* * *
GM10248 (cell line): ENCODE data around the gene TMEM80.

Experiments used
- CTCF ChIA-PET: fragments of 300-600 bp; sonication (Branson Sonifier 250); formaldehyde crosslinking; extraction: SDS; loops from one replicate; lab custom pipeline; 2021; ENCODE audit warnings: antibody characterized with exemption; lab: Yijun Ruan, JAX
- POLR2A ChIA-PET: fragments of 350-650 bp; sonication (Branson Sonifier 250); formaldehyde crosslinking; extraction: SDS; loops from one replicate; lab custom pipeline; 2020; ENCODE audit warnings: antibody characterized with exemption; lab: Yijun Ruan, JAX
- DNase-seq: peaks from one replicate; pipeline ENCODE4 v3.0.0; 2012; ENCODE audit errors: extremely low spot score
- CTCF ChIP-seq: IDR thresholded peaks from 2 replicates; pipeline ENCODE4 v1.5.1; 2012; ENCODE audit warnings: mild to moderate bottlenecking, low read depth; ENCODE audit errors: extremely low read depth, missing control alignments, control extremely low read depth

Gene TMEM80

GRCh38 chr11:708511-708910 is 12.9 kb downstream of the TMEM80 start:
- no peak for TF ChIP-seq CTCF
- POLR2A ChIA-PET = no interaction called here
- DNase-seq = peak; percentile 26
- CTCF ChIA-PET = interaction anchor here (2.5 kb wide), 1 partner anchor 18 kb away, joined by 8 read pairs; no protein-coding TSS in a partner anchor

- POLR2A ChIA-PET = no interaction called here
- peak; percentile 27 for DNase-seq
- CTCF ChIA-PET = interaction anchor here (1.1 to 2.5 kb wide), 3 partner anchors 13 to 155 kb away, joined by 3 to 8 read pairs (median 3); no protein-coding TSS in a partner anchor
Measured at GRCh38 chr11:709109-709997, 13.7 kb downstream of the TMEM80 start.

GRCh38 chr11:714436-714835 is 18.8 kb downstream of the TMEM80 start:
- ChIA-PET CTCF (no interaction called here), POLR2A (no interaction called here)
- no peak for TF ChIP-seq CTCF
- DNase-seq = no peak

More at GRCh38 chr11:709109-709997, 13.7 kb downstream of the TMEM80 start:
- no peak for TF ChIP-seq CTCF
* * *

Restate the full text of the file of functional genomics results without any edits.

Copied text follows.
GM10248 (cell line): ENCODE data around the gene TMEM80.

Experiments used
- CTCF ChIA-PET: fragments of 300-600 bp; sonication (Branson Sonifier 250); formaldehyde crosslinking; extraction: SDS; loops from one replicate; lab custom pipeline; 2021; ENCODE audit warnings: antibody characterized with exemption; lab: Yijun Ruan, JAX
- POLR2A ChIA-PET: fragments of 350-650 bp; sonication (Branson Sonifier 250); formaldehyde crosslinking; extraction: SDS; loops from one replicate; lab custom pipeline; 2020; ENCODE audit warnings: antibody characterized with exemption; lab: Yijun Ruan, JAX
- DNase-seq: peaks from one replicate; pipeline ENCODE4 v3.0.0; 2012; ENCODE audit errors: extremely low spot score
- CTCF ChIP-seq: IDR thresholded peaks from 2 replicates; pipeline ENCODE4 v1.5.1; 2012; ENCODE audit warnings: mild to moderate bottlenecking, low read depth; ENCODE audit errors: extremely low read depth, missing control alignments, control extremely low read depth

Gene TMEM80

GRCh38 chr11:708511-708910 is 12.9 kb downstream of the TMEM80 start:
- no peak for TF ChIP-seq CTCF
- POLR2A ChIA-PET = no interaction called here
- DNase-seq = peak; percentile 26
- CTCF ChIA-PET = interaction anchor here (2.5 kb wide), 1 partner anchor 18 kb away, joined by 8 read pairs; no protein-coding TSS in a partner anchor

- POLR2A ChIA-PET = no interaction called here
- peak; percentile 27 for DNase-seq
- CTCF ChIA-PET = interaction anchor here (1.1 to 2.5 kb wide), 3 partner anchors 13 to 155 kb away, joined by 3 to 8 read pairs (median 3); no protein-coding TSS in a partner anchor
Measured at GRCh38 chr11:709109-709997, 13.7 kb downstream of the TMEM80 start.

GRCh38 chr11:714436-714835 is 18.8 kb downstream of the TMEM80 start:
- ChIA-PET CTCF (no interaction called here), POLR2A (no interaction called here)
- no peak for TF ChIP-seq CTCF
- DNase-seq = no peak

More at GRCh38 chr11:709109-709997, 13.7 kb downstream of the TMEM80 start:
- no peak for TF ChIP-seq CTCF